Why My Shop Minimum is $500: A Thoughtful Shift Towards Larger Scale Tattoos


I’ve been doing tattoos for a long time. I’ve seen trends, tools, and client expectations evolve. A few years ago, I made a significant decision to increase my shop minimum to $500.

While this might seem like a substantial jump from the $50-$100 minimums of the past, I want to share the reasoning behind this change and how it aligns with my commitment to providing high-quality, large-scale tattoos.

The Evolution of My Shop Minimum

When I first started, my shop minimum over the years ranged between $50 to $100. It was accessible and allowed for a broad range of clients to get tattooed. I also offered walk in services 5 days a week. However, as I honed my craft and recognized my passion for larger, more intricate designs, it became clear that the traditional minimum wasn’t sustainable or conducive to the type of work I wanted to focus on.

Why $500?

1. Catering to Tattoo Collectors

My primary focus has shifted towards catering to tattoo collectors—clients who come in for extensive sessions, ready to spend several hours getting tattooed. These clients are typically more seasoned, with a clearer vision of their designs and a higher level of trust in the artist’s process. This results in a smoother, more efficient experience for both parties.

2. Efficiency and Preparation

Small tattoos, while seemingly quick, often require more time in preparation than execution. Clients new to tattooing tend to be unsure about various aspects of the design, placement, and size, leading to longer consultations and preparation times. Removing and adjusting a stencil 5 times only to go with the first placement is truly a test of patience. In contrast, clients opting for larger tattoos are usually more relaxed and comfortable, allowing me to focus on creating without extensive back-and-forth.

3. Cost of Supplies and Time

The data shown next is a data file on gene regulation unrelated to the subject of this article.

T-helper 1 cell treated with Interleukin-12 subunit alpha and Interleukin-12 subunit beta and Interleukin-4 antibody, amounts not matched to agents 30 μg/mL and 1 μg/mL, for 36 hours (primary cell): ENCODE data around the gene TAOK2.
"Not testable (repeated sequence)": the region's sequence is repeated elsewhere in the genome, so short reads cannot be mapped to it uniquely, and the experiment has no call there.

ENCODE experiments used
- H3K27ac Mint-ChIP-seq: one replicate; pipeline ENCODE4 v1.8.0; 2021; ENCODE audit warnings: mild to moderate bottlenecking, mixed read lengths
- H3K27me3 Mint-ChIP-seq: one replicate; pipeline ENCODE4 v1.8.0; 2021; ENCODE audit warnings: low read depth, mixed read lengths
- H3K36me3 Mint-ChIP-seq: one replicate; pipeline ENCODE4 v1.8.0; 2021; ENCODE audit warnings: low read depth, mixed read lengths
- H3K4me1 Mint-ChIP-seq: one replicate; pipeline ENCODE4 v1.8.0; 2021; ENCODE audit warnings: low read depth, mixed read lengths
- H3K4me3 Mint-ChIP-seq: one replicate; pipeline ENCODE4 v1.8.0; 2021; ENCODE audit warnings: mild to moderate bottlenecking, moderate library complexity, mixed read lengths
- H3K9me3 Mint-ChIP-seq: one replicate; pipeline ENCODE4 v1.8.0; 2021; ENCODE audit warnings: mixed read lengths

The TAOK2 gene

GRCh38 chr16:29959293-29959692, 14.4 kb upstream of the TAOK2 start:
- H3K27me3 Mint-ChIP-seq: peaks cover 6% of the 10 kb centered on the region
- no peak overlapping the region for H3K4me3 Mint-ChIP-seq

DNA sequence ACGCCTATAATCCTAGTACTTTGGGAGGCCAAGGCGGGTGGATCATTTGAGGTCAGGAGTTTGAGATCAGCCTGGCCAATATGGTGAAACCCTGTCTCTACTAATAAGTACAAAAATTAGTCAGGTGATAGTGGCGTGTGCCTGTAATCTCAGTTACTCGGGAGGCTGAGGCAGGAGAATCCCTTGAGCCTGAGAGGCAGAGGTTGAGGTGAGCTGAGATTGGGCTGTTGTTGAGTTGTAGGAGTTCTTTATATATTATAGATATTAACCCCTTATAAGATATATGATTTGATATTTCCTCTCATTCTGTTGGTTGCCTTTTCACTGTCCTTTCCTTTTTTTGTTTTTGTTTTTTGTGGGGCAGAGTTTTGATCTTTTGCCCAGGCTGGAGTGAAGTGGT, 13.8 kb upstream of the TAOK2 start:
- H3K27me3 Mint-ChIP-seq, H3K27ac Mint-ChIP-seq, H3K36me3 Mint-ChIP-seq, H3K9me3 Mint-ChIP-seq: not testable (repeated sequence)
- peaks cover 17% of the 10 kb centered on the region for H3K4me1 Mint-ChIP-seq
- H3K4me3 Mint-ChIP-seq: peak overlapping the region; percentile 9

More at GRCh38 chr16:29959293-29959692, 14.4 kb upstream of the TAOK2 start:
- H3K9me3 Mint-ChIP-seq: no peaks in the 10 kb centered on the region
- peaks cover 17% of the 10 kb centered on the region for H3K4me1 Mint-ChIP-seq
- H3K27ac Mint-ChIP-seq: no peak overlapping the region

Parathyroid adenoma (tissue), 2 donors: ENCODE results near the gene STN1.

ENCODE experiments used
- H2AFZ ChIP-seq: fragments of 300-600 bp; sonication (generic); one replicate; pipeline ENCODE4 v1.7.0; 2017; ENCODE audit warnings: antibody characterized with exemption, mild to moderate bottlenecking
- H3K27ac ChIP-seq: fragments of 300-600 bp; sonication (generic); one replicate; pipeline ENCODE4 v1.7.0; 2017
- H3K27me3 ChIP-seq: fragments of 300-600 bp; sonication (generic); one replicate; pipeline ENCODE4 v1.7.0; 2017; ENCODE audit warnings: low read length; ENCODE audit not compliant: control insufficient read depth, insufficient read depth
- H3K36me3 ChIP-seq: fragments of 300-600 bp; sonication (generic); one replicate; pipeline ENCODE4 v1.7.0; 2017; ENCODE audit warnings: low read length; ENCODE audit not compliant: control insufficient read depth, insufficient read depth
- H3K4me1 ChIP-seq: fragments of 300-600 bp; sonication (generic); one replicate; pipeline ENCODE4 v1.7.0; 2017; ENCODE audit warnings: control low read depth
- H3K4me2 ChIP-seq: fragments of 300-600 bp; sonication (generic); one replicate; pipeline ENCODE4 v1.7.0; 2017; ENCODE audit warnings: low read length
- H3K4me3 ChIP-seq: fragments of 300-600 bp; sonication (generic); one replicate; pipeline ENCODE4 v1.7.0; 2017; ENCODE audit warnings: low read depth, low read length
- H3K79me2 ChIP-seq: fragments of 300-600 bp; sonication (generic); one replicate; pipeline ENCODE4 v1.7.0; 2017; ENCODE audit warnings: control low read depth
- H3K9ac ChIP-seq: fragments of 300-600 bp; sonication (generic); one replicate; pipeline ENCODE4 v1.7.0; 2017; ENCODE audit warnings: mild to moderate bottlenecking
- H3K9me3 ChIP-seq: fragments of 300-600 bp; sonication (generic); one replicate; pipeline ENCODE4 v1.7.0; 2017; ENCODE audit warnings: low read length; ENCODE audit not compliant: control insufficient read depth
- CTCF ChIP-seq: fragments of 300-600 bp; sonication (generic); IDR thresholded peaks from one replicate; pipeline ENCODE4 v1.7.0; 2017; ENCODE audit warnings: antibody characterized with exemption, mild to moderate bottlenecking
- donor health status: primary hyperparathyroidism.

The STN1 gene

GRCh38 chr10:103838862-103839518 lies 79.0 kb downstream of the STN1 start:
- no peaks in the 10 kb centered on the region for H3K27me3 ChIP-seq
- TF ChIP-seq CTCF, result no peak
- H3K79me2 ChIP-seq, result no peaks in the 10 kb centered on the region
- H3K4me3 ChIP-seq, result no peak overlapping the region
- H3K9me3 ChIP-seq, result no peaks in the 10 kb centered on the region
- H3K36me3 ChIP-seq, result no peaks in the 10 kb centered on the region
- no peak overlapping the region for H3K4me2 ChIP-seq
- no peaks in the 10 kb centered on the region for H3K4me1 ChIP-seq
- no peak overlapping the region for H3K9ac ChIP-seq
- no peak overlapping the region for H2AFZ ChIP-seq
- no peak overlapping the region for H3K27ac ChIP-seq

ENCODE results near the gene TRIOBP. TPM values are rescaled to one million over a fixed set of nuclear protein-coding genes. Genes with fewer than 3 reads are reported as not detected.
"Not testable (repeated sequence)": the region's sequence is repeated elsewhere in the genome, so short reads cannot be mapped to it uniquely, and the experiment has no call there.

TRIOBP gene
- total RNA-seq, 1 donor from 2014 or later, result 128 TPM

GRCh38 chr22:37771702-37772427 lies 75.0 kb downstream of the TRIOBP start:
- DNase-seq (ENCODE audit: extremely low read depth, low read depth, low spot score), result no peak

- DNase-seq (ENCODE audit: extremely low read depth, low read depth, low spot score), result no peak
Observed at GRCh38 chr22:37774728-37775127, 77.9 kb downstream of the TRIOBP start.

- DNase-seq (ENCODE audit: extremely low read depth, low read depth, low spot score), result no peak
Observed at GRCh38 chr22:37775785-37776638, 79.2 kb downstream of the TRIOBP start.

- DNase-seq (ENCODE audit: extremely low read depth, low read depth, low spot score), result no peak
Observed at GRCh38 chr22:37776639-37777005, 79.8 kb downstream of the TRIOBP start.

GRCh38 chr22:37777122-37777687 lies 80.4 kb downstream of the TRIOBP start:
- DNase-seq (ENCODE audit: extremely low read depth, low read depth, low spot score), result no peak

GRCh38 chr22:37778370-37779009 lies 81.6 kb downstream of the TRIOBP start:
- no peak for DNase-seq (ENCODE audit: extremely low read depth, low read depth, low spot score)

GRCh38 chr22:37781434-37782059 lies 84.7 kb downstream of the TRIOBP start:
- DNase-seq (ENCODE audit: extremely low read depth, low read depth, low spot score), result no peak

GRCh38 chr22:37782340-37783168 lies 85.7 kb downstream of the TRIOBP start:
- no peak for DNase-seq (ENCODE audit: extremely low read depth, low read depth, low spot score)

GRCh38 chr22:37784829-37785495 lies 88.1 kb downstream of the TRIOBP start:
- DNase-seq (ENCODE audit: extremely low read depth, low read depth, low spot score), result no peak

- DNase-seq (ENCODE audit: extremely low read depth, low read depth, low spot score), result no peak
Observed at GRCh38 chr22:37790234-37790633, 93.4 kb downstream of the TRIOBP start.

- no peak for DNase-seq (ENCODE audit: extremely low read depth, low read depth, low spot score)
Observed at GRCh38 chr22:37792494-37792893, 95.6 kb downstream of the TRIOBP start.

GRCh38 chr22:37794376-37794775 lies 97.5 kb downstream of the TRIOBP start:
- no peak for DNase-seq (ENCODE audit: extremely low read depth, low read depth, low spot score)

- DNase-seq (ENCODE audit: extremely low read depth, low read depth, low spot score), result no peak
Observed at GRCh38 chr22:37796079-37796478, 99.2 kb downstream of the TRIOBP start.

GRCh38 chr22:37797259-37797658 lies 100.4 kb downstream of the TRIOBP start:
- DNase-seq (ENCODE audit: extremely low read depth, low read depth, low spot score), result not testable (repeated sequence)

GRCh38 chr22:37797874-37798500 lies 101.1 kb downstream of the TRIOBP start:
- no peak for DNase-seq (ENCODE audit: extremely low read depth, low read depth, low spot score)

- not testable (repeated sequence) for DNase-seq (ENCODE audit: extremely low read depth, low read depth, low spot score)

The cost of tattooing has increased dramatically, especially since COVID-19. The price of essential items like gloves and needle cartridges has skyrocketed. Additionally, the shift from traditional needles to cartridges has added to the expense. Given the setup for a $100 tattoo uses nearly the same amount of equipment and preparation as a $500 or $700 tattoo, it made sense to adjust my minimum to reflect the true cost and effort involved.

4. Sustainable Business Model

Running a tattoo shop involves more than just the art. Rent, insurance, utilities, advertising and supplies all add up. Then there is your take home pay. To maintain a high standard of service and cover these operational costs, a higher minimum is necessary. This ensures that each tattoo I create is not only a work of art but also a viable contribution to my business’s sustainability.

5. Focusing on My Passion

After years of doing small, walk-in tattoos, I realized my passion lies in creating larger, more detailed pieces. These projects allow for a deeper creative process and result in tattoos that are truly unique and representative of my style. By increasing my shop minimum, I can dedicate my time and energy to these larger works, providing an all-day, immersive tattoo experience.

The Client Experience

Clients seeking larger tattoos are generally more relaxed and trusting. They understand and appreciate the process, which makes the appointment more enjoyable and efficient. This shift not only benefits my workflow but also enhances the client’s overall experience, turning it into a memorable and significant session rather than a quick in-and-out procedure.


Increasing my shop minimum to $500 was a thoughtful decision aimed at aligning my business model with my artistic goals and the evolving landscape of the tattoo industry. This change allows me to focus on what I love most—creating larger, complex tattoos for clients who appreciate and understand the art form. It’s not just about the money; it’s about fostering a space where high-quality, meaningful tattoos can flourish. There are over 50 tattoo shops in Vermont offering smaller tattoos and giving the next generation of tattooers the opportunity to work. So there are plenty of suppliers to meet the demand of small and walk in tattoos.

Thank you for understanding and supporting this evolution. If you’re interested in a unique, large-scale piece, I’m excited to work with you and bring your vision to life.